If pitch selection is important (with which I agree) and that falls upon the pitcher alone, what measure do you believe can be used to determine whether a pitcher is doing a good job of calling a game? Is it ERA; is it H/9; is it BB/9; is it WH/IP? Is it easy outs versus hard outs? Ks? Solid contact versus weak contact? Did Paul Maholm call a better game against the Braves than he did against the Marlins? Did he have better pitch selection agaisnt the Braves than he did against the Marlins? Would it be fair to say that Zach Duke's pitch selection against the Braves was awful?

Again, if pitch selection is important (and you note that it is "extremely" important), how does one measure a pitcher's particular pitch selection to any given hitter, any given inning or any given night?


Skills aren't measured on one particular night, they're measured over the long haul. By your argument, a pitcher who is good at changing speeds and keeping a hitter off balance (which is what good pitch selection does) should strike out more batters and induce more weakly hit balls. Therefore, K/9 and line drive percentages can be used in part to determine how good the pitcher has been at calling a game. Pitch counts would be another valuable tool; a pitcher picking his pitches wisely could be expected to get ahead in the count more often. By comparing one pitcher against another in these categories over the long run, you should be able to tell who is best keeping hitters off balance.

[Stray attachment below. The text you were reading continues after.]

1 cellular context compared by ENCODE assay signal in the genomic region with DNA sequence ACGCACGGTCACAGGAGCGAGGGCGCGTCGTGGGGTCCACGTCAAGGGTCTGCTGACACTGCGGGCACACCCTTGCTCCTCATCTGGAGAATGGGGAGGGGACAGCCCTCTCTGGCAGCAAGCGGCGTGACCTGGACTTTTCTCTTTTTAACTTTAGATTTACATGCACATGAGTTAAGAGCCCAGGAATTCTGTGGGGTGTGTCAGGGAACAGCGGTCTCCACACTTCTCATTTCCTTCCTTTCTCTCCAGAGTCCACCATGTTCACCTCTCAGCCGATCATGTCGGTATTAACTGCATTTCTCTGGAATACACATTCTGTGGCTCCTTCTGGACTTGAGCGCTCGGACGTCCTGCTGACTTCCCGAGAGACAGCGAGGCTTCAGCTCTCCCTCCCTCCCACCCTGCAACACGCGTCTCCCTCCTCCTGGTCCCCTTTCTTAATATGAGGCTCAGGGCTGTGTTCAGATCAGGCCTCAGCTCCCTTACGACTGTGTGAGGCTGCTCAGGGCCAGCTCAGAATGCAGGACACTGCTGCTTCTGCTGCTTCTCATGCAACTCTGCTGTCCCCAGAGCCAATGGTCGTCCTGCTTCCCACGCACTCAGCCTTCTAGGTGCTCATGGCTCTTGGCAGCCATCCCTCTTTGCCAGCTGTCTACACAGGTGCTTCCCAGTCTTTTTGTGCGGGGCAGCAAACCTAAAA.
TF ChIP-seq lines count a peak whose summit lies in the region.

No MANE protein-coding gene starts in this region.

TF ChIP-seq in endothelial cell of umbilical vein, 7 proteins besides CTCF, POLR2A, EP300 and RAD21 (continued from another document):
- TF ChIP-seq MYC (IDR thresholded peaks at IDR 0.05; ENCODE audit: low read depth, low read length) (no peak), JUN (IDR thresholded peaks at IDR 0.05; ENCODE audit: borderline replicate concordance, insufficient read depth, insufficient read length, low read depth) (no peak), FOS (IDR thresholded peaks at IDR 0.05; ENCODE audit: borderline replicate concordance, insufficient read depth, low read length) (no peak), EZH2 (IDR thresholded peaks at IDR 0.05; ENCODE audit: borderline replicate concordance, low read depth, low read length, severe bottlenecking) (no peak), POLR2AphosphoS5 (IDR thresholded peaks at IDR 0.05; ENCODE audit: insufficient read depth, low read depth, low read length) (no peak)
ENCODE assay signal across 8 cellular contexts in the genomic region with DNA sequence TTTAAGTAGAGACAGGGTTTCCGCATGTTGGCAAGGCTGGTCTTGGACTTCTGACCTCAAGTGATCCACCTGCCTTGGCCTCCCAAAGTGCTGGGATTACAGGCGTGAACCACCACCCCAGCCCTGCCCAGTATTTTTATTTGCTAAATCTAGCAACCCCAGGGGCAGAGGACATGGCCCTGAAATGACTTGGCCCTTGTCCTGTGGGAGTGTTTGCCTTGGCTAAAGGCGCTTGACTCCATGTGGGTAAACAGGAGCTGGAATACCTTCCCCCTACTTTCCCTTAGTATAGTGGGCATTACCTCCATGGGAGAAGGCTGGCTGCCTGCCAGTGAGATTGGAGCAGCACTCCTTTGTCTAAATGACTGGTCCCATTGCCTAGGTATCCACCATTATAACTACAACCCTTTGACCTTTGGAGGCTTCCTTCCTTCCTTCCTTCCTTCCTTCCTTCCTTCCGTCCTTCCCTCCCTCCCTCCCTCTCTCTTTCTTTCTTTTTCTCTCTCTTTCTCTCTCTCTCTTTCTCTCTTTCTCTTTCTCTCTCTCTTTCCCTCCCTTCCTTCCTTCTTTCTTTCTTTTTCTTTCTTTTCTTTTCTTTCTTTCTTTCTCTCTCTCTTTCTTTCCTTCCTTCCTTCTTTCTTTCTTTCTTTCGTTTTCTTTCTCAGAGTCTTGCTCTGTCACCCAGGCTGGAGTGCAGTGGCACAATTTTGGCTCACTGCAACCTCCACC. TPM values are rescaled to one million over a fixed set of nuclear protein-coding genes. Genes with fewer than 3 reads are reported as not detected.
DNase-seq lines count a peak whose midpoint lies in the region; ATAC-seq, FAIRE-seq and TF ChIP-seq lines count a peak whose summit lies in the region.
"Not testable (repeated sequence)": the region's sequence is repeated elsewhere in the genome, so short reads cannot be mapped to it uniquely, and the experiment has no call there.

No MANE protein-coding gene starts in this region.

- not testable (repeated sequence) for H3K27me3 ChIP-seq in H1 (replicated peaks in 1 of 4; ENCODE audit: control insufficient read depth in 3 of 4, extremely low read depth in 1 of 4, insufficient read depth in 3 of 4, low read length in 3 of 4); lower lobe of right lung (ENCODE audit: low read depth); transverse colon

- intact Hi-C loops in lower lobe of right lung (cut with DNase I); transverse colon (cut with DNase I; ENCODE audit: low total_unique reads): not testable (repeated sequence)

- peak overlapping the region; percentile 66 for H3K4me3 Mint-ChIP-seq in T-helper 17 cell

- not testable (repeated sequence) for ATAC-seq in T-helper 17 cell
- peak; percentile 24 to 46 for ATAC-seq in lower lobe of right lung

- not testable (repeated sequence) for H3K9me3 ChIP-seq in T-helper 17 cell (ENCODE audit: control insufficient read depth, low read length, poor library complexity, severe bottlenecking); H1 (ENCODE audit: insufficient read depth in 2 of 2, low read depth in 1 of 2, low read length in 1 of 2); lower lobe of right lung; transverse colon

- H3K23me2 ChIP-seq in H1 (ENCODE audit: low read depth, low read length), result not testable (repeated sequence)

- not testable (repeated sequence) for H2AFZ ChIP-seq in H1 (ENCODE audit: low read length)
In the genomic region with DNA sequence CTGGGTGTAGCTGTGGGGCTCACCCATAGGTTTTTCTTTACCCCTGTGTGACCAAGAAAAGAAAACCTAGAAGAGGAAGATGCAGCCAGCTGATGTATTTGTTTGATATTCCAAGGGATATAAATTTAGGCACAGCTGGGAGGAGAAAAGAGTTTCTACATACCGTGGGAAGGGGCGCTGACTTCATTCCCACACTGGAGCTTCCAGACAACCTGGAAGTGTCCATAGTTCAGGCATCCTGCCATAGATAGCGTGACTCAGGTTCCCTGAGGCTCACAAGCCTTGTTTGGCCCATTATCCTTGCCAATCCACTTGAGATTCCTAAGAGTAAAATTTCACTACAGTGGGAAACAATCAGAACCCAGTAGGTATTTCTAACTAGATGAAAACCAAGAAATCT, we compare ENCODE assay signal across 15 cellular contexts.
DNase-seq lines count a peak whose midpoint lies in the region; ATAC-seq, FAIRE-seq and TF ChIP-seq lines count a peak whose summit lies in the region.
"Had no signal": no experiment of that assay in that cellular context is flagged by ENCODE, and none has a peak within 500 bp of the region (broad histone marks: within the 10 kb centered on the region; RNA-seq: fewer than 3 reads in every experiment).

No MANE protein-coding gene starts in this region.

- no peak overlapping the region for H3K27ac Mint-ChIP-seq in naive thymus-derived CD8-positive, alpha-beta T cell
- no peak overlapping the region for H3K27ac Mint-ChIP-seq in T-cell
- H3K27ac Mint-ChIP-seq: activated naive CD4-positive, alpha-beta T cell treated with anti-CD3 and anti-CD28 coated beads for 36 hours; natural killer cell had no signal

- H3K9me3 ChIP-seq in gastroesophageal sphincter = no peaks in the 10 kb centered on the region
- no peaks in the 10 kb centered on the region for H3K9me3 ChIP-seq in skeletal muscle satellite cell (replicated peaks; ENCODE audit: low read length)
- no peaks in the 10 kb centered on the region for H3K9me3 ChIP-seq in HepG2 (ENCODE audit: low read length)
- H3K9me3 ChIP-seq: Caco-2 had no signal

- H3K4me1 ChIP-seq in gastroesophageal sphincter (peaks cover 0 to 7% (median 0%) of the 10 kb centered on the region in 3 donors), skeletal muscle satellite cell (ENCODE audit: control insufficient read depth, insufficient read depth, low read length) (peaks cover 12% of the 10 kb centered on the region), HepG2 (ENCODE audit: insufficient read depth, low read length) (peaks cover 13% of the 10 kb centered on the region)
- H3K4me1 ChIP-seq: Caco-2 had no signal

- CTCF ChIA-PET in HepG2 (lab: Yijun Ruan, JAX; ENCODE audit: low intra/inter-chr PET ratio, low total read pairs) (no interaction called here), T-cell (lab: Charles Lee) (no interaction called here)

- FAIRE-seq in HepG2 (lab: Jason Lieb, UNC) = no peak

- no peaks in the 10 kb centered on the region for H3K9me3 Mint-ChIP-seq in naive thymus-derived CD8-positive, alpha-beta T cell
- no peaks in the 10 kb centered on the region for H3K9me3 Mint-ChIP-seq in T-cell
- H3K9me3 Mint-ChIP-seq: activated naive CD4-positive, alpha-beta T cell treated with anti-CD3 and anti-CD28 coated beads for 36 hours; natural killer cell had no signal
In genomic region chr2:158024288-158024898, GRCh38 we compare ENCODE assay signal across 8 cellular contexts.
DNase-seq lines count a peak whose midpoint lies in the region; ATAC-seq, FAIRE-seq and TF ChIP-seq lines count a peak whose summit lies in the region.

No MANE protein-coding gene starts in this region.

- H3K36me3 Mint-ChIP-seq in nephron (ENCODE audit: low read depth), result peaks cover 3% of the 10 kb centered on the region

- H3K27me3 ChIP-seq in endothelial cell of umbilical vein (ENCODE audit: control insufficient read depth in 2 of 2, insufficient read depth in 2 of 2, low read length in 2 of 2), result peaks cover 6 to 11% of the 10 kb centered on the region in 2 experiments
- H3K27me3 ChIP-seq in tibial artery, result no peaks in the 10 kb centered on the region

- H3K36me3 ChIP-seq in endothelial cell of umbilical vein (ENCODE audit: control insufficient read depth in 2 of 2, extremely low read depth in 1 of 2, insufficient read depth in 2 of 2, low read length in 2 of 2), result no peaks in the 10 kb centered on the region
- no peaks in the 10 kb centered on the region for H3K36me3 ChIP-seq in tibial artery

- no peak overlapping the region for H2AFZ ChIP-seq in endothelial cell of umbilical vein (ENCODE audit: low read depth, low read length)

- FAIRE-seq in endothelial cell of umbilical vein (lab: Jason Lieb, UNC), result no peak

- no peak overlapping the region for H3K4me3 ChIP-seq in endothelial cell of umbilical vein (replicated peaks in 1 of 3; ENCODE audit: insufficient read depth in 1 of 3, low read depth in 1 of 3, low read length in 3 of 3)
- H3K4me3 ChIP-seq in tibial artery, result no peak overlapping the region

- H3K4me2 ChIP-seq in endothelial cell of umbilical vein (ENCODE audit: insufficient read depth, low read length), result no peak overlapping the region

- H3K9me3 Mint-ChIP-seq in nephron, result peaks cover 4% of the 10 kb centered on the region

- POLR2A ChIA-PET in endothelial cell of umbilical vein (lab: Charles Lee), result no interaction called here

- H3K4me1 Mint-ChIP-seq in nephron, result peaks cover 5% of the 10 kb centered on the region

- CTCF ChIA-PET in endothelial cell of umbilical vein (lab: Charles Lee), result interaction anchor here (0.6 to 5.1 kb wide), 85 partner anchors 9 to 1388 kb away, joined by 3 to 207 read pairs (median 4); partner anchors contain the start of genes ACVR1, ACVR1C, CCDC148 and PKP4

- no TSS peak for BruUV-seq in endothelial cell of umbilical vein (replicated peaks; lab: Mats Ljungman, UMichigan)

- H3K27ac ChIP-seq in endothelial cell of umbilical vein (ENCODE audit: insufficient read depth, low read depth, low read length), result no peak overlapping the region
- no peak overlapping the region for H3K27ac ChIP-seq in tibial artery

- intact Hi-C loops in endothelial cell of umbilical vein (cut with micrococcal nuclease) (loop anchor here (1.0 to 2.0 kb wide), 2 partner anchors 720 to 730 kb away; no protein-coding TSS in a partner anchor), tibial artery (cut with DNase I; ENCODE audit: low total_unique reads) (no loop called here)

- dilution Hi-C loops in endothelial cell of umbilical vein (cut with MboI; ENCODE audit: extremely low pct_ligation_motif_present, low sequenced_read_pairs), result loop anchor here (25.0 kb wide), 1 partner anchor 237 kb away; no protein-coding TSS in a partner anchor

In order to determine whether Maholm selected his pitches more wisely against the Marlins or the Braves, I'd have to see the relevant statistics from each game, including hit trajectories, pitch counts, total strikeouts, and defensive performance.